The FHFA did not immediately return requests for comment. A senior Obama administration official noted in an email that congressional Republicans blocked the president's nomination of Joseph A. Smith, then North Carolina's banking commissioner, to replace DeMarco without justification several months ago and that the administration supports principal reductions when appropriate. your social media marketing partner


A note of caution regarding our comment sections:

For months a stream of media reports have warned of coordinated propaganda efforts targeting political websites based in the U.S., particularly in the run-up to the 2016 presidential election.

We too were alarmed at the patterns we were, and still are, seeing. It is clear that the provocateurs are far more savvy, disciplined, and purposeful than anything we have ever experienced before.

It is also clear that we still have elements of the same activity in our article discussion forums at this time.

We have hosted and encouraged reader expression since the turn of the century. The comments of our readers are the most vibrant, best-used interactive feature at Reader Supported News. Accordingly, we are strongly resistant to interrupting those services.

It is, however, important to note that in all likelihood hardened operatives are attempting to shape the dialog our community seeks to engage in.

Adapt and overcome.

Marc Ash
Founder, Reader Supported News

+13 # Street Level 2012-08-11 12:23
Loan forgiveness would cause "moral hazard?", really?, encouraging others to default to get help?
These idiots are so elevated by stolen wealth that their feet no longer touch the ground.
0 # RLF 2012-08-13 06:42
I can see forced changes in loan terms because the banks have not allowed it to happen at all, but I don't like 'forgiveness'. I would certainly stop making payments if suddenly my neighbors were getting lower home prices and principals...ot herwise I'd be throwing money away. The rich do whatever is needed to make money and I'd do the same. I don't think principal is the is wages are too low and should be regulated. Put a mandatory ratio on ceo to lowest worker pay and then we will see ceos working to get everyones wages up...because we know how greedy they are! (And include stock options and benefits at market value not cost.)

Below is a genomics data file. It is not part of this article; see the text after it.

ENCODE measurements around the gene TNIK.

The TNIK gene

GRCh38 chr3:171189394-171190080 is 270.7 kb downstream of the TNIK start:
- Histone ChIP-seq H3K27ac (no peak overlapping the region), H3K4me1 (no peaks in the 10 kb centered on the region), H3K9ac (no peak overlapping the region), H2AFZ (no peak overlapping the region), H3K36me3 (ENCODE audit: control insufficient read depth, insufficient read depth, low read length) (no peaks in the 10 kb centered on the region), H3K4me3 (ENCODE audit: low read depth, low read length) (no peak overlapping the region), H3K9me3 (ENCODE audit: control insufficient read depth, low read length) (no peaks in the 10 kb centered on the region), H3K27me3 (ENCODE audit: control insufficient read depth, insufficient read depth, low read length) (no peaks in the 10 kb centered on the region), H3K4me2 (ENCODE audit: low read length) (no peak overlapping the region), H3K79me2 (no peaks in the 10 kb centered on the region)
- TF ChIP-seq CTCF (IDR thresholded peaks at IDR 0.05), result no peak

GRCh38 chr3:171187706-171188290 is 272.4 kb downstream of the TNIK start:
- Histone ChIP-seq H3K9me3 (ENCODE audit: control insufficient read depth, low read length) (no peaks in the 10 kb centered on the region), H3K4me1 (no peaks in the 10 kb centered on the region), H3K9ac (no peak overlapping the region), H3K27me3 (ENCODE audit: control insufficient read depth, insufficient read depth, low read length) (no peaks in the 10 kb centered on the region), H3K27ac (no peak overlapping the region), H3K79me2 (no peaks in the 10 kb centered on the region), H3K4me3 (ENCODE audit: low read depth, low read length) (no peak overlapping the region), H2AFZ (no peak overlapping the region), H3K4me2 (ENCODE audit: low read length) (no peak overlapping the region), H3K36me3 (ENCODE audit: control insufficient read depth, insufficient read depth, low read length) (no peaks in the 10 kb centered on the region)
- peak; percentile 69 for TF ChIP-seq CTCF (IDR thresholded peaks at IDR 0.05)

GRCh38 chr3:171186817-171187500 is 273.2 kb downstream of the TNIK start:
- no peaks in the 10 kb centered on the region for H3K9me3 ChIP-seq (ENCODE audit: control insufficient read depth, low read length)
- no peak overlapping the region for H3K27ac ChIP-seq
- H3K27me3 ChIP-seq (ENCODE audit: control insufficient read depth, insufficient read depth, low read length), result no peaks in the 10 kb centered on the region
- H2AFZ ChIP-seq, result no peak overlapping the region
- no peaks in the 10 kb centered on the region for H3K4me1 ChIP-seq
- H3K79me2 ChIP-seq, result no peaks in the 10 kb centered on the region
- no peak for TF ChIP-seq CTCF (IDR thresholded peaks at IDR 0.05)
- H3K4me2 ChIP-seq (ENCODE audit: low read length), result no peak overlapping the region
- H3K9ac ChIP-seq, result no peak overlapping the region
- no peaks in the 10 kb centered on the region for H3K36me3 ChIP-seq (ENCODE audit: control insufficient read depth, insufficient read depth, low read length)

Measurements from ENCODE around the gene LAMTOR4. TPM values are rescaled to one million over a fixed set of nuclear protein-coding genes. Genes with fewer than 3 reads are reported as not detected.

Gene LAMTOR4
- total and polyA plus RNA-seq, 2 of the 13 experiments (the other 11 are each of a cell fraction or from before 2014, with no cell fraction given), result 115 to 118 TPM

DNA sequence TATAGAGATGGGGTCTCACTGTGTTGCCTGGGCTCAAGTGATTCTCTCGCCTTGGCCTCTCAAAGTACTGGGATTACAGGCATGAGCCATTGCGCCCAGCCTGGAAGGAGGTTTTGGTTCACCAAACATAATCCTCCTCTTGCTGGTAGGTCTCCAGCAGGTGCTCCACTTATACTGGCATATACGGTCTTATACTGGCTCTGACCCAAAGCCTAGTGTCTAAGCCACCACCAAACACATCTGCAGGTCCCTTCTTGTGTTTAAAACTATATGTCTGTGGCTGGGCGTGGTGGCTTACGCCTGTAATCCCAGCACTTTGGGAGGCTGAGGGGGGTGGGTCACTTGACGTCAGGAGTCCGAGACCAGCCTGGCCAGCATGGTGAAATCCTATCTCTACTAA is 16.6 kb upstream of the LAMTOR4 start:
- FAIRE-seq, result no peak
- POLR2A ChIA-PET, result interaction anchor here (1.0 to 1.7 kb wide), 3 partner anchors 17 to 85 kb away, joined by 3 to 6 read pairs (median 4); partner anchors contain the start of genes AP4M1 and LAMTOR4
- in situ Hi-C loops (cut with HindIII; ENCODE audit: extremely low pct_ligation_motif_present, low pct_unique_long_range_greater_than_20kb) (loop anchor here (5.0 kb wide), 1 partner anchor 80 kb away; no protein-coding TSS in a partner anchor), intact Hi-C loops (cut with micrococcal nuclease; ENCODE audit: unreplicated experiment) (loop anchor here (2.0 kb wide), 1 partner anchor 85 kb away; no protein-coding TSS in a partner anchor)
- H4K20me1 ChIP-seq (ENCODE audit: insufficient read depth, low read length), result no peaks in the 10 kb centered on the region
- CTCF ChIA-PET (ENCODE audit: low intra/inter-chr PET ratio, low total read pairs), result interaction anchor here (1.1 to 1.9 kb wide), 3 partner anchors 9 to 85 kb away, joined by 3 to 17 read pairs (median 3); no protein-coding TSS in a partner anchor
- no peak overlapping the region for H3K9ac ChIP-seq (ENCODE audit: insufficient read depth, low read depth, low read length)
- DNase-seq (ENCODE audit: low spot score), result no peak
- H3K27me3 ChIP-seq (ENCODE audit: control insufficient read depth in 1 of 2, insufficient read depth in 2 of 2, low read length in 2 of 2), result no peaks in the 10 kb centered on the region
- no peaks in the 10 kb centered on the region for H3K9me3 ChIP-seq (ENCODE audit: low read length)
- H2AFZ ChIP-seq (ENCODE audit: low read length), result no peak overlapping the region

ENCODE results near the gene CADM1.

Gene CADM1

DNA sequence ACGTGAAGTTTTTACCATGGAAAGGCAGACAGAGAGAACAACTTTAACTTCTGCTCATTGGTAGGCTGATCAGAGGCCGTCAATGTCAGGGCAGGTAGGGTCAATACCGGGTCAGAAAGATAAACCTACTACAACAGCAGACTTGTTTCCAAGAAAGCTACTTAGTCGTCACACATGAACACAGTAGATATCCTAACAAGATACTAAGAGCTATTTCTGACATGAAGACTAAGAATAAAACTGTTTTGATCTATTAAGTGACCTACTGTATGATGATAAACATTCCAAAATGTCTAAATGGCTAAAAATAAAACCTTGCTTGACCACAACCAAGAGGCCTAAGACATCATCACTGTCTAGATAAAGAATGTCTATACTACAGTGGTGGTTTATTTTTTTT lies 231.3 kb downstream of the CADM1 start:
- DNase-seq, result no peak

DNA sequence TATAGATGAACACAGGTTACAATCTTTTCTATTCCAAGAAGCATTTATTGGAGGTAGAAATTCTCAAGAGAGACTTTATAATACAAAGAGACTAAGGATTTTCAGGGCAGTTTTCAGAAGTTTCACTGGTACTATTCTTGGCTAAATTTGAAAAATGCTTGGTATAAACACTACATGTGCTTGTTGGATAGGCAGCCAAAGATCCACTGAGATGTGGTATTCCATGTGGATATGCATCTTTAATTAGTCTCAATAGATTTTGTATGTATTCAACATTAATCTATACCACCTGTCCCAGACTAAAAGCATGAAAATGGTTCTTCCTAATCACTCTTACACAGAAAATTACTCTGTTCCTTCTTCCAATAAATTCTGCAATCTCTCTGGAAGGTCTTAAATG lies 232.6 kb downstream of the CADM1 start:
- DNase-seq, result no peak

+9 # DPM 2012-08-11 15:12
We need to follow Iceland's lead.
+10 # Buddha 2012-08-11 16:55
What about the implicit moral hazard of allowing our big banks to continue to gamble on their leveraged proprietary trading backed by our FDIC insured checking and savings deposits? Don't see him calling for reinstitution of Glass-Steagall, do you? BHO, I gotta say, this is the consequence of filling your cabinet with a lot of guys that were in charge under W or working on Wall St when they imploded the global banking system with their Fail bets. One of my biggest disappointments from Obama...but what else should I have expected from a Centrist who masquerades once in a while as a Progressive.
+1 # Jorge 2012-08-12 22:30
Hmmmm, I wonder what Goldman-Sachs thinks of "Principal Reduction". Obama would need to check with Goldman as that giant has been a huge contributor/inf luence on his actions (not words).
+2 # Eldon J. Bloedorn 2012-08-11 18:23
The Justice Department just released banks from fraud and those who prepetrated the fraud, the sale of subprime mortgages, from criminal prosecution. Fines were paid. ......."with liberty and justice for all." A crock of "something." "American exceptionalism" as Romney, Bush, Cheney would say. True, it is exceptional(ism ) that the crooks do not go to jail. Hello Canada, here I come.
+7 # Doubter 2012-08-11 19:37
The "little people" might be 'spoiled' by mortgage relief, not like the banksters, who by their very nature are the creme de la creme and worthy of the highest regard and consideration. (Damn the rest of us!)

I take this to be the governments rationale for saving the banksters and ignoring the real victims.
+1 # John Steinsvold 2012-08-12 21:49
An Alternative to Capitalism (if the people knew about it, they would demand it)

Several decades ago, Margaret Thatcher claimed: "There is no alternative".
She was referring to capitalism. Today, this negative attitude still persists.

I would like to offer an alternative to capitalism for the American people to consider. Please click on the following link. It will take you to an essay titled: "Home of the Brave?" which was published by the Athenaeum Library of Philosophy:

John Steinsvold

“Insanity is doing the same thing over and over and expecting a different result."~ Albert Einstein

THE NEW STREAMLINED RSN LOGIN PROCESS: Register once, then login and you are ready to comment. All you need is a Username and a Password of your choosing and you are free to comment whenever you like! Welcome to the Reader Supported News community.